This is not another post about the pros and cons of citizen journalism or about the shocking terror being experienced by
the citizens of Boston, and gripping the world.
This is an invitation to participate in a dialogue with leaders who are coming together TOMORROW to discuss the role of technology in creating a more connected citizenry -- notably during an emergency. This is an area that the people this newsletter reaches can offer a lot of value.
Just as brands need to become social businesses to become
the businesses of the future, our government and its citizens must also become
a society adept at handling emergencies in the increasingly connected world of the future.
If you were on Twitter or Reddit last night, you were privy to information before anyone watching television. Citizen journalists captured photos and videos live during the shootout, Twitter users aggregated reputable sources into a feed, and the Boston PD sent out warnings to different groups using different hashtags like #MediaAlert and #CommunityAlert. There was some great work happening. But then there was a boy wrongly accused as a suspect on Reddit and a family terrorized for hours.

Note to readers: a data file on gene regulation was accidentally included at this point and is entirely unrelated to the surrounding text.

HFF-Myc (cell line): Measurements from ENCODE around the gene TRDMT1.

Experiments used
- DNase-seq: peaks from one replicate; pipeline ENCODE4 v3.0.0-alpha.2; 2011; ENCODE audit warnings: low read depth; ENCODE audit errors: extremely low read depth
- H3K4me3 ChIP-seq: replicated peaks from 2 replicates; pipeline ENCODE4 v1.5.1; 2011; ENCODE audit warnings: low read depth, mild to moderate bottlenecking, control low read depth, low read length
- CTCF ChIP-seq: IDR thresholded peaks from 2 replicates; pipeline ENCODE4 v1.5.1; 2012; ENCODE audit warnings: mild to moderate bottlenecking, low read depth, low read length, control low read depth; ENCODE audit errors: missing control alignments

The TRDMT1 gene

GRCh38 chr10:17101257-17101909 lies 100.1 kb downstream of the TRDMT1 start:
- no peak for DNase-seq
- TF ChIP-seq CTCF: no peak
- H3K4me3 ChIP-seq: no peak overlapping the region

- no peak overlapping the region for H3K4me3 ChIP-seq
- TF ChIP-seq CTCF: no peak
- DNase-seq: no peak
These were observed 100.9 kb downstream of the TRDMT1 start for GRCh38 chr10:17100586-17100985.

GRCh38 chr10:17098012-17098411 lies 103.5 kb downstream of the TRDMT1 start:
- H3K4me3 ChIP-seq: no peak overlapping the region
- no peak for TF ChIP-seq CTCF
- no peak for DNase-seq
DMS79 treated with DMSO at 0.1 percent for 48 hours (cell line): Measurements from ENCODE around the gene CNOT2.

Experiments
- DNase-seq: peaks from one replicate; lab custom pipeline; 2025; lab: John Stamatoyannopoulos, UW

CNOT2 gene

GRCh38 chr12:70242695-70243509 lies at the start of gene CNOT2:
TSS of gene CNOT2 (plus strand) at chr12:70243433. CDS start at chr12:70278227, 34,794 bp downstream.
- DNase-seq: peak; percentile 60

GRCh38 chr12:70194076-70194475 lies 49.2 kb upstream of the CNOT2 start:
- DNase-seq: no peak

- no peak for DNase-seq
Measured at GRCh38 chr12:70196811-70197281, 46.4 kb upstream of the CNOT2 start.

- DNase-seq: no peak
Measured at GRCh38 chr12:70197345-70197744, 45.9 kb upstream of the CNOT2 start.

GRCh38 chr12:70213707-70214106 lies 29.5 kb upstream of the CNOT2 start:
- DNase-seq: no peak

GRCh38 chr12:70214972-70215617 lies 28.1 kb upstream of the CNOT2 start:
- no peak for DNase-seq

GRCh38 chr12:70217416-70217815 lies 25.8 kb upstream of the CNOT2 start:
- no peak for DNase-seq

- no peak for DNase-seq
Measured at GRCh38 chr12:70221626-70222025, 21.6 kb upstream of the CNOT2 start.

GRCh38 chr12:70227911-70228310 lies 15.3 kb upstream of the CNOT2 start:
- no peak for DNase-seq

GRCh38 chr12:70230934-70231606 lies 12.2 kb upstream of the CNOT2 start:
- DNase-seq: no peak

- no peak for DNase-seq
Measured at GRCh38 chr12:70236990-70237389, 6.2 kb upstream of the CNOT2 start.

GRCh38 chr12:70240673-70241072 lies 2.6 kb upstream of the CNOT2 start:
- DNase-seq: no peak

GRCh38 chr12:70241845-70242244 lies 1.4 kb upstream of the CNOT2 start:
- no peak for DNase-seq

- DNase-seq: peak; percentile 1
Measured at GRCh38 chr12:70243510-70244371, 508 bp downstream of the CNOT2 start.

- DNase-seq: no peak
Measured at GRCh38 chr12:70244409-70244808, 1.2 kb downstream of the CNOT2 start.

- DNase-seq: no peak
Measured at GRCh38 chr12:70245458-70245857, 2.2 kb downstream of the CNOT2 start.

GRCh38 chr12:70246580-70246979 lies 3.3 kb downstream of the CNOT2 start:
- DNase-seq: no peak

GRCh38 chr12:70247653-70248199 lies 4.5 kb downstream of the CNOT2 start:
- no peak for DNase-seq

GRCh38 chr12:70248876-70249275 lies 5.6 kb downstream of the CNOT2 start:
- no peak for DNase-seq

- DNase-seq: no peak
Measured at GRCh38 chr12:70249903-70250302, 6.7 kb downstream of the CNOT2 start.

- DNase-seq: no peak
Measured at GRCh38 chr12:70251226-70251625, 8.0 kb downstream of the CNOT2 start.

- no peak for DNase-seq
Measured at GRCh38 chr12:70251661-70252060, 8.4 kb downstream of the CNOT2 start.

Socially savvy people understand how to identify reputable sources on Twitter and the importance of cross-checking information before syndicating to
their network. But as more and more new people jump into the feed to
participate – the bad information is no longer filtered and even worse -- as in the Iran Revolution, dangerous people use the medium to insert misinformation and cause mass confusion.
This is a real-time world we live in and we need to work together to figure out how to leverage technology to serve society as a whole – not just our clients and our brands.
Gov 2.0 is tackling these questions with leaders at the intersection of both government and technology. This is why I am attending, and this is why I am a sponsor.
Please, join us tomorrow: Live From Gov 2.0 LA | April 20th http://bit.ly/Z5KZOZ
By Gretchen Fox, Social Architect at grtchnfx